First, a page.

Immediate Response

Within days of the March 16 order, Boulder County’s judicial officers broke into teams to triage the situation. There was a domestic relations team, a civil team, a criminal team, and a county court team. These teams worked together to determine how to address both the old and continuing flow of new business until the courthouse could be reopened.

Task forces including the justice system’s stakeholders were quickly convened. In the criminal case context, the stakeholders included the offices of the District Attorney, Public Defender, Police Department, and Sheriff, which worked to determine how to conduct jury trials and what to do with criminal cases. These stakeholders met continuously and, even though their ethical and legal obligations were owed to different sides, they worked together with a high degree of collegiality to find a balance between the needs for public safety and public health. Many commented on how thankful they were to be working in a county with such a high level of professionalism and mutual respect and a willingness to work together to resolve problems. Because of this, they found a way to balance many of the competing concerns within one week of the March 16 order. Solutions included:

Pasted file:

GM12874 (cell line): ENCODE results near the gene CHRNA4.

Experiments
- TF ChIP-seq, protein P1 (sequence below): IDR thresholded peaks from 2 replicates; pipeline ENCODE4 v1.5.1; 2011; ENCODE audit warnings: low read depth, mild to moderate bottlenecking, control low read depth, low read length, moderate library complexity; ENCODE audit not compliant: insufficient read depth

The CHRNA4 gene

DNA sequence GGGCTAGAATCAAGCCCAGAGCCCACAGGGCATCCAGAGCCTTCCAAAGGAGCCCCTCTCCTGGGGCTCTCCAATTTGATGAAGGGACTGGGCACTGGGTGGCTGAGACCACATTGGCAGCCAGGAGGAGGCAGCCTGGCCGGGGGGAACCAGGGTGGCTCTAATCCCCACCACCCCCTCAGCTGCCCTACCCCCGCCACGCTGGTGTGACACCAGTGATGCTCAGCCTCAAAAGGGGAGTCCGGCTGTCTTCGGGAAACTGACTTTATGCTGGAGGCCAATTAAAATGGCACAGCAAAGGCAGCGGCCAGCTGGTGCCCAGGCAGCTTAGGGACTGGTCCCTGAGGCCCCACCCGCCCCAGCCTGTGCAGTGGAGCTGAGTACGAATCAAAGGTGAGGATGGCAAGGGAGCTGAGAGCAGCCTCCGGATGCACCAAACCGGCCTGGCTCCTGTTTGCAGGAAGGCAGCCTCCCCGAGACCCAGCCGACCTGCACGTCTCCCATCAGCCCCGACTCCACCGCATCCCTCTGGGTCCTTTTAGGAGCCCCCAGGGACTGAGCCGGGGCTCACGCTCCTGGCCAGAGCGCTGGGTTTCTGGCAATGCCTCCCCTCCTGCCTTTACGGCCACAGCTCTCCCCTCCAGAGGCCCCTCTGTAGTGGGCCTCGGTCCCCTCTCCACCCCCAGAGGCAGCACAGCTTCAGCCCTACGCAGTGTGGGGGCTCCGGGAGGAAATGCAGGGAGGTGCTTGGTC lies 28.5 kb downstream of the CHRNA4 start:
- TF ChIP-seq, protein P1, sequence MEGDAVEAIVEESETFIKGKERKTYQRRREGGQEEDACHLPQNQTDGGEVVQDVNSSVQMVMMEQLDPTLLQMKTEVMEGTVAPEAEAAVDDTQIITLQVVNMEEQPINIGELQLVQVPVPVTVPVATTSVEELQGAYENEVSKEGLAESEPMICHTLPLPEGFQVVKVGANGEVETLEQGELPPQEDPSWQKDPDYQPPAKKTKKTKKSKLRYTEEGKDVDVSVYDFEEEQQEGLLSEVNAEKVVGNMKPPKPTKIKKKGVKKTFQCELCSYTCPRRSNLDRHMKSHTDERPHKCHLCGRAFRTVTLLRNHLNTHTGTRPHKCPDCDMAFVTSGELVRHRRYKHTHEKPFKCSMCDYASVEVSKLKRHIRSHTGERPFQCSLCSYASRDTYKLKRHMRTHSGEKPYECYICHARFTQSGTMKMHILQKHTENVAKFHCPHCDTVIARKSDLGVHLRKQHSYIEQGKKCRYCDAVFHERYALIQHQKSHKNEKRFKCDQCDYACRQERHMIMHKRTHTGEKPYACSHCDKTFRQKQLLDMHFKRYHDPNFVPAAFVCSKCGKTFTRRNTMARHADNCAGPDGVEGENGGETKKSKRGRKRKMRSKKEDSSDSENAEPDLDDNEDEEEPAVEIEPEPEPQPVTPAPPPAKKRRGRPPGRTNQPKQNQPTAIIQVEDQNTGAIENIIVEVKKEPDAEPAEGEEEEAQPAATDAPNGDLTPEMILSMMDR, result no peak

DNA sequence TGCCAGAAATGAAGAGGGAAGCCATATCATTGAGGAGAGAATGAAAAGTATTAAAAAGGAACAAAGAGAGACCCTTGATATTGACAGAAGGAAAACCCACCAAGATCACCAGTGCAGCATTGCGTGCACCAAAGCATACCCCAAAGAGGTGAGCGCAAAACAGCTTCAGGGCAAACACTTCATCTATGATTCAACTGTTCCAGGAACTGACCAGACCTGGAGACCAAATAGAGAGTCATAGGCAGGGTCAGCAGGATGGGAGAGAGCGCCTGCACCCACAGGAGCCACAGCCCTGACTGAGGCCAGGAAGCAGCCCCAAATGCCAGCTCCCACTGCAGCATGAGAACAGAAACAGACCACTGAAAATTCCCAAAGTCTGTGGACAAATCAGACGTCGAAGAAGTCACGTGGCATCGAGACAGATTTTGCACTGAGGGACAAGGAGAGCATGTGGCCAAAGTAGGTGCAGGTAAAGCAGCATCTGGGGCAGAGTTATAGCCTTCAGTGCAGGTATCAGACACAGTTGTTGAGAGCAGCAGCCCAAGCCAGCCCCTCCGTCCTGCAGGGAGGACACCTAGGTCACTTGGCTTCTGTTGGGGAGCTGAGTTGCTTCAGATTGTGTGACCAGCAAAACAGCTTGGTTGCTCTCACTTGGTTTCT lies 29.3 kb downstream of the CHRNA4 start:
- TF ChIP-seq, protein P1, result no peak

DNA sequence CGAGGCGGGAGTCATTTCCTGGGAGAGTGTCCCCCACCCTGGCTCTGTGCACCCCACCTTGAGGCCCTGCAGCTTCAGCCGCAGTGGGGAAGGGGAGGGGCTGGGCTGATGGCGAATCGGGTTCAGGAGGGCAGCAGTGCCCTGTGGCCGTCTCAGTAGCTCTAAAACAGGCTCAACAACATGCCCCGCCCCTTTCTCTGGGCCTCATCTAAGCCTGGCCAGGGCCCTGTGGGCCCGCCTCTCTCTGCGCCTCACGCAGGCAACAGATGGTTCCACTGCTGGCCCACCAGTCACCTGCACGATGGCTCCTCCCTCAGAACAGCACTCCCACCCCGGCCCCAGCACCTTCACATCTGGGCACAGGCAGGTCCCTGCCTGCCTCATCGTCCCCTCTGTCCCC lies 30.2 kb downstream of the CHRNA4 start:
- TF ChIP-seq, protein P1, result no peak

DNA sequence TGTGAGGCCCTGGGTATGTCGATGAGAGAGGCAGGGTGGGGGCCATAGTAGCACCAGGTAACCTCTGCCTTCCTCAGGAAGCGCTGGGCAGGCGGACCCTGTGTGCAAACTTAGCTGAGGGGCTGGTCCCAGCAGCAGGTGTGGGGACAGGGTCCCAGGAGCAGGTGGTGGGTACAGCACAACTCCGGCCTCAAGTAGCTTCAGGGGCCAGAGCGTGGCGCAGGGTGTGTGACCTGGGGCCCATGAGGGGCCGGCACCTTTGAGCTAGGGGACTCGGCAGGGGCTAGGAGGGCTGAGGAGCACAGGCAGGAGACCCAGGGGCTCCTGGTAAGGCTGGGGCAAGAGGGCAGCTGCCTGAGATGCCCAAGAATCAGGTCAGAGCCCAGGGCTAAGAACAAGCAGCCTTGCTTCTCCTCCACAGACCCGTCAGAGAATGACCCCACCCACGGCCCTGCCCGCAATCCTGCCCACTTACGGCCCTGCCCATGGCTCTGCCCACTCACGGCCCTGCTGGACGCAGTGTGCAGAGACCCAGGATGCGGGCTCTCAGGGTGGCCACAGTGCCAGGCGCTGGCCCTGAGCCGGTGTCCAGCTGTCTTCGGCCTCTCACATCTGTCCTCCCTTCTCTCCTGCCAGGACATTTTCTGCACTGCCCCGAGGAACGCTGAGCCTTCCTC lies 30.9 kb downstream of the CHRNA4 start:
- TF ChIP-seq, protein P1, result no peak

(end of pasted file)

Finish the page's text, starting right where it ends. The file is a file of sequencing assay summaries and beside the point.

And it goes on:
• revised arrest policies,
  • revised holding policies,
  • adjustments to bond procedures,
  • new protocols for releasing people from jail and using personal recognizance bonds, and
  • new policies on treating some arrest warrants as a summons to appear.